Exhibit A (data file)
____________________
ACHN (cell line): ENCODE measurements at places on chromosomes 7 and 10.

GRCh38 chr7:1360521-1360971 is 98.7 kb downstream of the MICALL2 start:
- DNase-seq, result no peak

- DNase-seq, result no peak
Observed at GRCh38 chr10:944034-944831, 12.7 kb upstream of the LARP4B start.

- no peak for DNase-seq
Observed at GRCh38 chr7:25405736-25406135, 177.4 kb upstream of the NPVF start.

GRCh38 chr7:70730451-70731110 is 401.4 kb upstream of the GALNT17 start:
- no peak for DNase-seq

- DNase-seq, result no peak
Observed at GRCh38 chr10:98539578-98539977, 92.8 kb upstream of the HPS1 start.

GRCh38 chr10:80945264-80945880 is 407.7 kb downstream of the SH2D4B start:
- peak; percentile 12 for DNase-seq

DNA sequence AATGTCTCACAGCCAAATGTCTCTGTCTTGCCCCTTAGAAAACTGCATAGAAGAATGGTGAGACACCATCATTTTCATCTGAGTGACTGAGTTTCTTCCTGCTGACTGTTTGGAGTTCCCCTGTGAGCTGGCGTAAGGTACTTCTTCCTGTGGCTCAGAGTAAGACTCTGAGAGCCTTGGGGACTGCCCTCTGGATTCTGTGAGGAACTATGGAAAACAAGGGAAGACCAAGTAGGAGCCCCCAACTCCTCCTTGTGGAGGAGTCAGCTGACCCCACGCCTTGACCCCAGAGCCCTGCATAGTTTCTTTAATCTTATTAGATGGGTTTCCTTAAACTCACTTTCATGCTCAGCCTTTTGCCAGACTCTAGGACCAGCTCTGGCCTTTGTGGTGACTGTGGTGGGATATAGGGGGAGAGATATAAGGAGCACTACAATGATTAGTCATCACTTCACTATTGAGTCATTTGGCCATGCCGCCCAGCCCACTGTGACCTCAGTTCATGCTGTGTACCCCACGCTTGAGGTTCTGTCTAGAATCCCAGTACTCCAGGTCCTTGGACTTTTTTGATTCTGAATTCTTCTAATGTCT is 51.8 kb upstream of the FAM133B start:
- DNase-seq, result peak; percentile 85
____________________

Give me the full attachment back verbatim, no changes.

ACHN (cell line): ENCODE measurements at places on chromosomes 7 and 10.

GRCh38 chr7:1360521-1360971 is 98.7 kb downstream of the MICALL2 start:
- DNase-seq, result no peak

- DNase-seq, result no peak
Observed at GRCh38 chr10:944034-944831, 12.7 kb upstream of the LARP4B start.

- no peak for DNase-seq
Observed at GRCh38 chr7:25405736-25406135, 177.4 kb upstream of the NPVF start.

GRCh38 chr7:70730451-70731110 is 401.4 kb upstream of the GALNT17 start:
- no peak for DNase-seq

- DNase-seq, result no peak
Observed at GRCh38 chr10:98539578-98539977, 92.8 kb upstream of the HPS1 start.

GRCh38 chr10:80945264-80945880 is 407.7 kb downstream of the SH2D4B start:
- peak; percentile 12 for DNase-seq

DNA sequence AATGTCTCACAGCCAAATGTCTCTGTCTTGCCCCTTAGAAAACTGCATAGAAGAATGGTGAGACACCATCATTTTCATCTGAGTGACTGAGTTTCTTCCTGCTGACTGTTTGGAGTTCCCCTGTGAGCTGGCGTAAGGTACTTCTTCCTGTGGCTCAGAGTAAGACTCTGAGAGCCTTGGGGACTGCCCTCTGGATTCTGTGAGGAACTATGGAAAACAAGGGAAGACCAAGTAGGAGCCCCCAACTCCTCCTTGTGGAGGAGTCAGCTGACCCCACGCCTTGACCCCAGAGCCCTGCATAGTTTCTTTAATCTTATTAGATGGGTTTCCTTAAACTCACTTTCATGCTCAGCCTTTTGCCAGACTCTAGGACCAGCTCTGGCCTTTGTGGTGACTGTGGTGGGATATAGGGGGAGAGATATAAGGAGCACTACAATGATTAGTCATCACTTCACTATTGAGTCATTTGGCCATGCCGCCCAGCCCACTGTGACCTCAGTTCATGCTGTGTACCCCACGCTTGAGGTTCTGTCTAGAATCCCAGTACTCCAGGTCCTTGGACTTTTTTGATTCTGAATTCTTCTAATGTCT is 51.8 kb upstream of the FAM133B start:
- DNase-seq, result peak; percentile 85